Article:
AMM: Do you have any daily rituals to get your creative juices flowing?
JT: For me, I need to anticipate going to the studio. Having a plan before entering the studio helps me to look forward to working. I often plan out my next move during my last studio visit. When I’m working on a lengthy section of a painting, I’m focused and absorbed in the work, which puts me in the best mental state to reflect on future decisions for my next visit. If I do not have a plan I find myself contemplating or second-guessing a move, which freezes momentum. I hate that feeling. It took years to understand how to be both innovative and efficient in the studio. I now trust my process and move forward without worrying where the next idea will come from. There are times where I do start cold and need to figure out where to enter a painting. During these times I play music, which of course will have an 80s electronic vibe to it. I start off with smaller panels to work out my ideas before committing to the larger panels. Also, I’ll try a new color combination or design, which energizes me to further explore ideas. Instagram helps, I follow quite a few artists, galleries, and curators that I admire. It helps to see what they are experimenting with, process shots, new work, etc. Often times I’ll catch something that motivates me to experiment.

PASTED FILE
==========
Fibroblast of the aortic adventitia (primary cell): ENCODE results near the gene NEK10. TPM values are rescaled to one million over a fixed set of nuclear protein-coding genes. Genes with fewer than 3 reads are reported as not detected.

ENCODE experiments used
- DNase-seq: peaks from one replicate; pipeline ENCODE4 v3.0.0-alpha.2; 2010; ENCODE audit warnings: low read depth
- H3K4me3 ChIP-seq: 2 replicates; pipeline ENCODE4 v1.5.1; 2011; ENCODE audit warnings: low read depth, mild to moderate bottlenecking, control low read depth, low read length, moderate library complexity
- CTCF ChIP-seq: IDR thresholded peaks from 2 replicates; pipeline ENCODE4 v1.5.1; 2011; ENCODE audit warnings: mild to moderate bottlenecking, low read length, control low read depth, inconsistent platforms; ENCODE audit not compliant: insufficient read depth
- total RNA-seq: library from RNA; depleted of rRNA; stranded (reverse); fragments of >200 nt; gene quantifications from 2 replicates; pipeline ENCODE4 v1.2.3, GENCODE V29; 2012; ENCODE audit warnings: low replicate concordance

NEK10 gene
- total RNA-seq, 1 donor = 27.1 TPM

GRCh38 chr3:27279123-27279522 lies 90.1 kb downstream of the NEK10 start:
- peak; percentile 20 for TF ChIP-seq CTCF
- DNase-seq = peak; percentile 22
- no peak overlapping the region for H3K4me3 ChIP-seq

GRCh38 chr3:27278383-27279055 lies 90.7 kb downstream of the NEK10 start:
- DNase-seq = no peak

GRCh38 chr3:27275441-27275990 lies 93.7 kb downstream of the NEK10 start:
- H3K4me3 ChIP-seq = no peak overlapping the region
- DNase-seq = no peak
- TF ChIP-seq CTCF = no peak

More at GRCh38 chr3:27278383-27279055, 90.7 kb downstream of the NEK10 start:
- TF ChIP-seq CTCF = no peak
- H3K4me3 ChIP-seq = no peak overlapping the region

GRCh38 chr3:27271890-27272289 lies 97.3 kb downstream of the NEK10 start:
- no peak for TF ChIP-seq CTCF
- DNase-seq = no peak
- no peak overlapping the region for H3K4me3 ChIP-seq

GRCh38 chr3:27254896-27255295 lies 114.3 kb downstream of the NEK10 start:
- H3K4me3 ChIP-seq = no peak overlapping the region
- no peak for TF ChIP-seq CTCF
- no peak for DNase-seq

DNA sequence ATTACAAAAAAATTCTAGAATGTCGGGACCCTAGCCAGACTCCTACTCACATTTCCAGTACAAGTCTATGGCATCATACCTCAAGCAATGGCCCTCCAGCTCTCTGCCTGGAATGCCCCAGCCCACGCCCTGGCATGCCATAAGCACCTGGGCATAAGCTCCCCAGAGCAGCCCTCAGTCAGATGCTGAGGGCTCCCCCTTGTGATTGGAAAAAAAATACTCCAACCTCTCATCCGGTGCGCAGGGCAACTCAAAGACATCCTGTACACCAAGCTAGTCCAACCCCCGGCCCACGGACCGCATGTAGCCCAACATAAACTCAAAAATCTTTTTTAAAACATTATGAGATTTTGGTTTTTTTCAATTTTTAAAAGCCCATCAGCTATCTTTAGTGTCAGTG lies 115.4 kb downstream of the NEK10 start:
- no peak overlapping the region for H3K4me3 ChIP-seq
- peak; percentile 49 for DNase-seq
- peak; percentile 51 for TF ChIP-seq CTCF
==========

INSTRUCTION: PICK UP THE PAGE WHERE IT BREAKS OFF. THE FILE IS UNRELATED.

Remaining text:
AMM: Have you always been into kitschy 80s aesthetics? What appeals to you about this?
JT: I’m a sucker for anything cheesy from that time period including solo digital synthesizer riffs or Don Johnson’s corny cool-guy vibe from Miami Vice. Not to mention, I dressed like Don Johnson as a kid; he was my idol. I know these things are ridiculous and amusing, but on the other hand I hold a deep appreciation for 80s kitsch, retro electronic music, and a high chroma color palette. Maybe going through my tweens during the 80s makes that nostalgic feeling more potent. Whatever it is, bits and pieces from that time period both consciously and subconsciously continue to emerge in my work. There’s a sense of comfort with what feels familiar to me.
AMM: What makes you laugh? Has humour influenced your artmaking at all over the years?